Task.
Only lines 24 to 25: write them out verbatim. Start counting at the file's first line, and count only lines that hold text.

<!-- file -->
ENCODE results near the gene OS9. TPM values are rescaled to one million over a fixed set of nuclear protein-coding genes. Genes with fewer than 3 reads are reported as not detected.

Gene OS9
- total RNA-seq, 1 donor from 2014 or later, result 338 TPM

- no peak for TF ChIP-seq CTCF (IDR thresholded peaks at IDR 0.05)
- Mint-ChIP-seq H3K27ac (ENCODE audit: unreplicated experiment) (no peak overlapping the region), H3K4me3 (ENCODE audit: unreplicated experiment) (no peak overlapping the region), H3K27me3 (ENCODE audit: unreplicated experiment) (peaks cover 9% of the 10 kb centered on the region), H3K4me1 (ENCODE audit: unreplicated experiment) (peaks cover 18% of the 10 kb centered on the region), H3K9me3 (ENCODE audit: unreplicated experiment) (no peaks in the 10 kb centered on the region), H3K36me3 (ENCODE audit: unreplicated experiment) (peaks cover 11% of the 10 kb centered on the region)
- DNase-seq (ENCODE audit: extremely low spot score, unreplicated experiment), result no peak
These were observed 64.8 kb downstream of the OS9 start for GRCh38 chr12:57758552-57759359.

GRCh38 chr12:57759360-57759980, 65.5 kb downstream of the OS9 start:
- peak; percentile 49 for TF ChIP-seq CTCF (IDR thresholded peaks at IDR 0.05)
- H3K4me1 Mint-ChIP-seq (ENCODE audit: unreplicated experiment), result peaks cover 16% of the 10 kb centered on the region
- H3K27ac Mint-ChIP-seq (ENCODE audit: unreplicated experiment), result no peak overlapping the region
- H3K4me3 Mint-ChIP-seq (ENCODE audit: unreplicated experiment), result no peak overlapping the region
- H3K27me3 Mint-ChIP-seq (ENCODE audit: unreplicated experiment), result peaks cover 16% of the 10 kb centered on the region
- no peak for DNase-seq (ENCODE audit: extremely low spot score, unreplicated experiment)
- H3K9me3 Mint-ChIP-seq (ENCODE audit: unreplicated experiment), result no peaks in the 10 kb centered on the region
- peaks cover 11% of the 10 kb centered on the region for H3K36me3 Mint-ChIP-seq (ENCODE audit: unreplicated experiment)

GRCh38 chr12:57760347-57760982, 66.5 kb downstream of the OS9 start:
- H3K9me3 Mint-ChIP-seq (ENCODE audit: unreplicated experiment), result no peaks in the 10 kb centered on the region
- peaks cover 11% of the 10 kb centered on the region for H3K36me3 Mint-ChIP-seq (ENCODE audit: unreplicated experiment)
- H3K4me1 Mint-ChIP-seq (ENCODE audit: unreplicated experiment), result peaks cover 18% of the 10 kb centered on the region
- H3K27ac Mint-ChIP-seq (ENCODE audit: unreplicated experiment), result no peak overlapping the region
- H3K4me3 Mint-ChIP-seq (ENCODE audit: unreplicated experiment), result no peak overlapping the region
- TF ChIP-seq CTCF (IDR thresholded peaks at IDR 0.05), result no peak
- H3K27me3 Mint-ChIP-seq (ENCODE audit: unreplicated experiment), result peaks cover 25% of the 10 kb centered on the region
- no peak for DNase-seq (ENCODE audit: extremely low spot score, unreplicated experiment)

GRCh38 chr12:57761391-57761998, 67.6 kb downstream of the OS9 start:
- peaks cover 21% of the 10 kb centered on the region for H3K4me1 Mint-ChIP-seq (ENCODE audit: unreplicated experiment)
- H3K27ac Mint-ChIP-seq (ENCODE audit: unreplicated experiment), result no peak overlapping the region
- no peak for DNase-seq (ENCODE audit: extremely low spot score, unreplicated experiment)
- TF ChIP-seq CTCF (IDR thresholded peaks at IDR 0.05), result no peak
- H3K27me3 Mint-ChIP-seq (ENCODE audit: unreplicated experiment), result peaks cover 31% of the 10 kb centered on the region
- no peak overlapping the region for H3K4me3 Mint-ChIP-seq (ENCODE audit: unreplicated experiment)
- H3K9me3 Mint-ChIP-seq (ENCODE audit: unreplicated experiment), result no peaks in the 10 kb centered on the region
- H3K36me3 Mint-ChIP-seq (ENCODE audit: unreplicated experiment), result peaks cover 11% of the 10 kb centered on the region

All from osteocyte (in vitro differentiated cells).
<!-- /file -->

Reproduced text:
- H3K27me3 Mint-ChIP-seq (ENCODE audit: unreplicated experiment), result peaks cover 25% of the 10 kb centered on the region
- no peak for DNase-seq (ENCODE audit: extremely low spot score, unreplicated experiment)